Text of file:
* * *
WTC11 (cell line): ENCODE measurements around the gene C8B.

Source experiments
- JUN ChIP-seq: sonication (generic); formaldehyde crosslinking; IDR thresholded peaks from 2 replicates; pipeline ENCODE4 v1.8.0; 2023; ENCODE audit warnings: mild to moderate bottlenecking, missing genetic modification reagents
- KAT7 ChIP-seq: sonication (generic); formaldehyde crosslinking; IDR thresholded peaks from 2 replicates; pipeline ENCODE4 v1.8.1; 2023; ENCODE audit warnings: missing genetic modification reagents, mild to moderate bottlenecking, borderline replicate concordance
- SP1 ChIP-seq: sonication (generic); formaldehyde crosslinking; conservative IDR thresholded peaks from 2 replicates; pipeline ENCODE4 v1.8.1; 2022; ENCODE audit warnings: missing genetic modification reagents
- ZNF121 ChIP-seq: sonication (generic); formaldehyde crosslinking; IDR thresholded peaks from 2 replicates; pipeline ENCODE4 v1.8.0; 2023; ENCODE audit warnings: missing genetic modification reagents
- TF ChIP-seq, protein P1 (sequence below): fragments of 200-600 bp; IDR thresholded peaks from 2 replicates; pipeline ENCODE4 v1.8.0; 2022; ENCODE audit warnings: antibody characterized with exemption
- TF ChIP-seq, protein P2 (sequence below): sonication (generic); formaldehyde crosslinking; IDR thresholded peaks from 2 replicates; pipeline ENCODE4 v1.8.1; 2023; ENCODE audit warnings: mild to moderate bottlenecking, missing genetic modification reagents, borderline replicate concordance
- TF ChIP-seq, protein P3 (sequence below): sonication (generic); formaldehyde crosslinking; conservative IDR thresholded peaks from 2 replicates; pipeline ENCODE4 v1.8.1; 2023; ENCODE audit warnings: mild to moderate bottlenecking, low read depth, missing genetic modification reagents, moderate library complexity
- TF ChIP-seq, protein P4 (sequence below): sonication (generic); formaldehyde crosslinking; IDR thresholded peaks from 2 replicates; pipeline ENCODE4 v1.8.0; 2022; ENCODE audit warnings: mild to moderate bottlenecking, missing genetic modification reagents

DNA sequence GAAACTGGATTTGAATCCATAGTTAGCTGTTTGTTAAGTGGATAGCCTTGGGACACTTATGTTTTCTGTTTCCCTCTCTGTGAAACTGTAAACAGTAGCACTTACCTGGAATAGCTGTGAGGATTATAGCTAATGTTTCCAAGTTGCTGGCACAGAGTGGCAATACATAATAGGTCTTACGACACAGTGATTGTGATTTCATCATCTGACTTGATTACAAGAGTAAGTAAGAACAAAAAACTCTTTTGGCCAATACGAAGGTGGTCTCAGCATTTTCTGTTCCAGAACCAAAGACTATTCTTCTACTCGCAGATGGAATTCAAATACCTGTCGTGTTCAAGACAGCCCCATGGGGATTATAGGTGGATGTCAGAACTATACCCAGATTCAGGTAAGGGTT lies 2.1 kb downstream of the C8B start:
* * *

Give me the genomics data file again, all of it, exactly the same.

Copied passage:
WTC11 (cell line): ENCODE measurements around the gene C8B.

Source experiments
- JUN ChIP-seq: sonication (generic); formaldehyde crosslinking; IDR thresholded peaks from 2 replicates; pipeline ENCODE4 v1.8.0; 2023; ENCODE audit warnings: mild to moderate bottlenecking, missing genetic modification reagents
- KAT7 ChIP-seq: sonication (generic); formaldehyde crosslinking; IDR thresholded peaks from 2 replicates; pipeline ENCODE4 v1.8.1; 2023; ENCODE audit warnings: missing genetic modification reagents, mild to moderate bottlenecking, borderline replicate concordance
- SP1 ChIP-seq: sonication (generic); formaldehyde crosslinking; conservative IDR thresholded peaks from 2 replicates; pipeline ENCODE4 v1.8.1; 2022; ENCODE audit warnings: missing genetic modification reagents
- ZNF121 ChIP-seq: sonication (generic); formaldehyde crosslinking; IDR thresholded peaks from 2 replicates; pipeline ENCODE4 v1.8.0; 2023; ENCODE audit warnings: missing genetic modification reagents
- TF ChIP-seq, protein P1 (sequence below): fragments of 200-600 bp; IDR thresholded peaks from 2 replicates; pipeline ENCODE4 v1.8.0; 2022; ENCODE audit warnings: antibody characterized with exemption
- TF ChIP-seq, protein P2 (sequence below): sonication (generic); formaldehyde crosslinking; IDR thresholded peaks from 2 replicates; pipeline ENCODE4 v1.8.1; 2023; ENCODE audit warnings: mild to moderate bottlenecking, missing genetic modification reagents, borderline replicate concordance
- TF ChIP-seq, protein P3 (sequence below): sonication (generic); formaldehyde crosslinking; conservative IDR thresholded peaks from 2 replicates; pipeline ENCODE4 v1.8.1; 2023; ENCODE audit warnings: mild to moderate bottlenecking, low read depth, missing genetic modification reagents, moderate library complexity
- TF ChIP-seq, protein P4 (sequence below): sonication (generic); formaldehyde crosslinking; IDR thresholded peaks from 2 replicates; pipeline ENCODE4 v1.8.0; 2022; ENCODE audit warnings: mild to moderate bottlenecking, missing genetic modification reagents

DNA sequence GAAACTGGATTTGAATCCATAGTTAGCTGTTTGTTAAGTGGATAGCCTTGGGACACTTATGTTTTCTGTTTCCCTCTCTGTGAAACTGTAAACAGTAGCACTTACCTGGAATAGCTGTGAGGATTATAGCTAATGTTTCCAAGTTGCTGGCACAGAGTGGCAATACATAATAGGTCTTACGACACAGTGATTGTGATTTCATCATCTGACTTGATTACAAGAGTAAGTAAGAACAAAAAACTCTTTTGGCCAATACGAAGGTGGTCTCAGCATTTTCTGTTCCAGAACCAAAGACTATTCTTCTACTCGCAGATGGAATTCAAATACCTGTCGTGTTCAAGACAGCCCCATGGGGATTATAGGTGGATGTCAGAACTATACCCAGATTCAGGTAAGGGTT lies 2.1 kb downstream of the C8B start: